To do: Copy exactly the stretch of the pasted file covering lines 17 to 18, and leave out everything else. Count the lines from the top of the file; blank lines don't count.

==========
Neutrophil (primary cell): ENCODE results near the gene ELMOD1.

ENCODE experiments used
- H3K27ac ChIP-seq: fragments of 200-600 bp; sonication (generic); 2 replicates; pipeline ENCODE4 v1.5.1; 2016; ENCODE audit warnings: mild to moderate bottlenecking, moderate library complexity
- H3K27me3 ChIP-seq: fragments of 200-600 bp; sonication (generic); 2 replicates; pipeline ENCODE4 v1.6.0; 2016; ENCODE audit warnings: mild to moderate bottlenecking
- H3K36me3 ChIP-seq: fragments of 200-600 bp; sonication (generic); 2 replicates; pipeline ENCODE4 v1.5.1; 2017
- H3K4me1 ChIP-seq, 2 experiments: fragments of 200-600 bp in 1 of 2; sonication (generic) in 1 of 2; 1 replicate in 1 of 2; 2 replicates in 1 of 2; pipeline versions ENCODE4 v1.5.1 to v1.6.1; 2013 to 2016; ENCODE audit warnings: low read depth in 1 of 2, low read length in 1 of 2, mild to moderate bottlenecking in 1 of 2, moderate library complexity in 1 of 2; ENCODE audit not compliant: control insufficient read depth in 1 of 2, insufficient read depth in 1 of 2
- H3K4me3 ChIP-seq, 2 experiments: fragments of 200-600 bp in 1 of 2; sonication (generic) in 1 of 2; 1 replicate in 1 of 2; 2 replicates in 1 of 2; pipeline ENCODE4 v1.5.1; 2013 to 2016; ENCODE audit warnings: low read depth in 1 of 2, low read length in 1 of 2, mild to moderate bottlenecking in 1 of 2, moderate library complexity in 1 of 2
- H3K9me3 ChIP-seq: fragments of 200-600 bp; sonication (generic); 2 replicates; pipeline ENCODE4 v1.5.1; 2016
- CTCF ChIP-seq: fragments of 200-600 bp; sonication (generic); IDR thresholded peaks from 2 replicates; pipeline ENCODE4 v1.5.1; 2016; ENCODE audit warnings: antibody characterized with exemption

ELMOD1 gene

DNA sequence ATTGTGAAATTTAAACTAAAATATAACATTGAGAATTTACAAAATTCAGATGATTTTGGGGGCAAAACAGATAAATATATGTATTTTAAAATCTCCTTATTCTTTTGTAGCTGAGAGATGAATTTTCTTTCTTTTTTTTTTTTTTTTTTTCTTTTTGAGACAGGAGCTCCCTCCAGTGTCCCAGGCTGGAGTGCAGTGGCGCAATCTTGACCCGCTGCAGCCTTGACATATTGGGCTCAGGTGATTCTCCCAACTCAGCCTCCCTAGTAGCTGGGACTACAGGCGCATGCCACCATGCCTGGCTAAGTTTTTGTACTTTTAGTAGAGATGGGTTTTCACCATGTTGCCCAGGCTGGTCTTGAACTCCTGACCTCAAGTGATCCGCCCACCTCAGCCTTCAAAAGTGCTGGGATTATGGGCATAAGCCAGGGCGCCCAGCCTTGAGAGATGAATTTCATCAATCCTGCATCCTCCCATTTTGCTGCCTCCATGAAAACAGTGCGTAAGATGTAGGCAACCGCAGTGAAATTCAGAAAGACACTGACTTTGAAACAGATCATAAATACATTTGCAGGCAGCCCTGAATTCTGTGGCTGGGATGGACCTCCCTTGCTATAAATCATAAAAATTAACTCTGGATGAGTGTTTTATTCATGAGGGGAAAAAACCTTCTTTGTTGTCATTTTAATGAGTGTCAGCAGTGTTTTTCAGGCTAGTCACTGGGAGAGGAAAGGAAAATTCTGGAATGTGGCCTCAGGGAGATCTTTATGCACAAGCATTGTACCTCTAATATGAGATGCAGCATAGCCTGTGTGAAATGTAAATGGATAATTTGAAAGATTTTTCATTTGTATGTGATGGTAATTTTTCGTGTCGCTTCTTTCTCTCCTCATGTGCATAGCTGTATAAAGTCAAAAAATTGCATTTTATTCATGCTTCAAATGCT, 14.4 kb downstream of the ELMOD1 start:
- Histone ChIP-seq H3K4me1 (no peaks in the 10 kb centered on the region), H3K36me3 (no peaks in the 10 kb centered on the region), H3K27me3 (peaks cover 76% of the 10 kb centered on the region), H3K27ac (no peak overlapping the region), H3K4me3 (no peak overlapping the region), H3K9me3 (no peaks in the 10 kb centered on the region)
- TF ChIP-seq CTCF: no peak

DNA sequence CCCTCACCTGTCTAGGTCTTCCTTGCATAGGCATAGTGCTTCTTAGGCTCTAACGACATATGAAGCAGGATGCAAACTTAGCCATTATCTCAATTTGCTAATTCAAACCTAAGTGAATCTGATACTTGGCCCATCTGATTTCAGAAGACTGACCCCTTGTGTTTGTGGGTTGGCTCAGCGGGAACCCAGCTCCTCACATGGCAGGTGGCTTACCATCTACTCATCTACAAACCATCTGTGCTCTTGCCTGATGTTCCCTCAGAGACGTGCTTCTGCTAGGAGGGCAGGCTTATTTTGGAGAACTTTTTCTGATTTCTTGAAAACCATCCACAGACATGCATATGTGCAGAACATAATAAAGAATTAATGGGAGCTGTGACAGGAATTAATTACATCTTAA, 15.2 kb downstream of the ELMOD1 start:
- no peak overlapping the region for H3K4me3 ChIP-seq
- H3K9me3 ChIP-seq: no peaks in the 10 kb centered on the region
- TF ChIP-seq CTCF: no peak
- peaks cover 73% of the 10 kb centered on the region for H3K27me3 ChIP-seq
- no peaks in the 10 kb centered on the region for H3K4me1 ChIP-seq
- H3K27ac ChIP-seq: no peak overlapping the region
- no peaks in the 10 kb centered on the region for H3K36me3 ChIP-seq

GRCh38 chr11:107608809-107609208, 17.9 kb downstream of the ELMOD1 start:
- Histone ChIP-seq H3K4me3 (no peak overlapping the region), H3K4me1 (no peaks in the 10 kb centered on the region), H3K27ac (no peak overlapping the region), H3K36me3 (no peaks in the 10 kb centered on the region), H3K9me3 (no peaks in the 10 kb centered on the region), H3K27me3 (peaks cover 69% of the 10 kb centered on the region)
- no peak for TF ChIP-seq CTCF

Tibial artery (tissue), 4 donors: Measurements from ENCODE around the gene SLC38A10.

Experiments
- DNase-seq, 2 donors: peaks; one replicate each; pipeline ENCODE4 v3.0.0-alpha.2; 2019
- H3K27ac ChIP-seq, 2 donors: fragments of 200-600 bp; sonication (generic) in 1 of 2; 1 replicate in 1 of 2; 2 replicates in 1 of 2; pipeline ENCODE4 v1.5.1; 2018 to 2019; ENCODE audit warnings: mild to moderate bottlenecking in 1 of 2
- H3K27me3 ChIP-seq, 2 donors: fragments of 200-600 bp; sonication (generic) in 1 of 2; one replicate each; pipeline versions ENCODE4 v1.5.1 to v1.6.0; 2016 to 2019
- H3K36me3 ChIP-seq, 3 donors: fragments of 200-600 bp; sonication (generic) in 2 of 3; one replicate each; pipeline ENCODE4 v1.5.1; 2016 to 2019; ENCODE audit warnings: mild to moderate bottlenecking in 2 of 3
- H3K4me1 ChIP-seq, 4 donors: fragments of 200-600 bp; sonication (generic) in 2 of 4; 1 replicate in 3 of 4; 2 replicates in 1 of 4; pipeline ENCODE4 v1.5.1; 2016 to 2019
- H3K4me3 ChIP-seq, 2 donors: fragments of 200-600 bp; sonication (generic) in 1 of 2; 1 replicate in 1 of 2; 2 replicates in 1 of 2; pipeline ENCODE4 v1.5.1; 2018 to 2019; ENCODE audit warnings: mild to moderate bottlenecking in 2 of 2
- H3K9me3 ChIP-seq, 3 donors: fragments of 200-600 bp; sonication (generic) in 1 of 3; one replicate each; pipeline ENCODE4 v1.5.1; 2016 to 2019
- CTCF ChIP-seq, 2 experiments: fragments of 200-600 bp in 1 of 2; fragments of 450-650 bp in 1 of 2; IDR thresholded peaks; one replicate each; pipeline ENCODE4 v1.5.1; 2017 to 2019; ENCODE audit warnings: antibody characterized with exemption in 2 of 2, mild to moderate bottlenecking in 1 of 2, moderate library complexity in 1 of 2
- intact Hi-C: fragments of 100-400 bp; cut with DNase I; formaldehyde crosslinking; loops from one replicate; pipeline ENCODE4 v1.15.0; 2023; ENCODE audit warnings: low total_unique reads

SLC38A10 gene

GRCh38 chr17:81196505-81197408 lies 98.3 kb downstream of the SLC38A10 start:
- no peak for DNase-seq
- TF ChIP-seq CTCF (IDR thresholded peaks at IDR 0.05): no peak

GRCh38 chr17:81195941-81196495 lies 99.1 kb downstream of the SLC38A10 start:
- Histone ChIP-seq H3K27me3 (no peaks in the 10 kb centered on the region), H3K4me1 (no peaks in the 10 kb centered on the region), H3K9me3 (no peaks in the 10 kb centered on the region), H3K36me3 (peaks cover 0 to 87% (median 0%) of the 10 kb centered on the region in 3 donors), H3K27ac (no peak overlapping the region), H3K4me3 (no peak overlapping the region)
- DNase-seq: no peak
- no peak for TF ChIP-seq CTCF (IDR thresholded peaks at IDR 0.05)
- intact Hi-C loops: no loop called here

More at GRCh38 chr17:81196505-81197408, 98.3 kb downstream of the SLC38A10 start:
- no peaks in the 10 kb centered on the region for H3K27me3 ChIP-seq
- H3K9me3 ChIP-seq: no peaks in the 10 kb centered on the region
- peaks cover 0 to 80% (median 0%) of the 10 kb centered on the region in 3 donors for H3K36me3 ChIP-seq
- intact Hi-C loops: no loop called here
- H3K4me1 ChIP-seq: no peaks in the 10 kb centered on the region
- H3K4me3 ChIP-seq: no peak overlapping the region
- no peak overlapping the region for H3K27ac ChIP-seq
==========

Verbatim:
- TF ChIP-seq CTCF: no peak
- peaks cover 73% of the 10 kb centered on the region for H3K27me3 ChIP-seq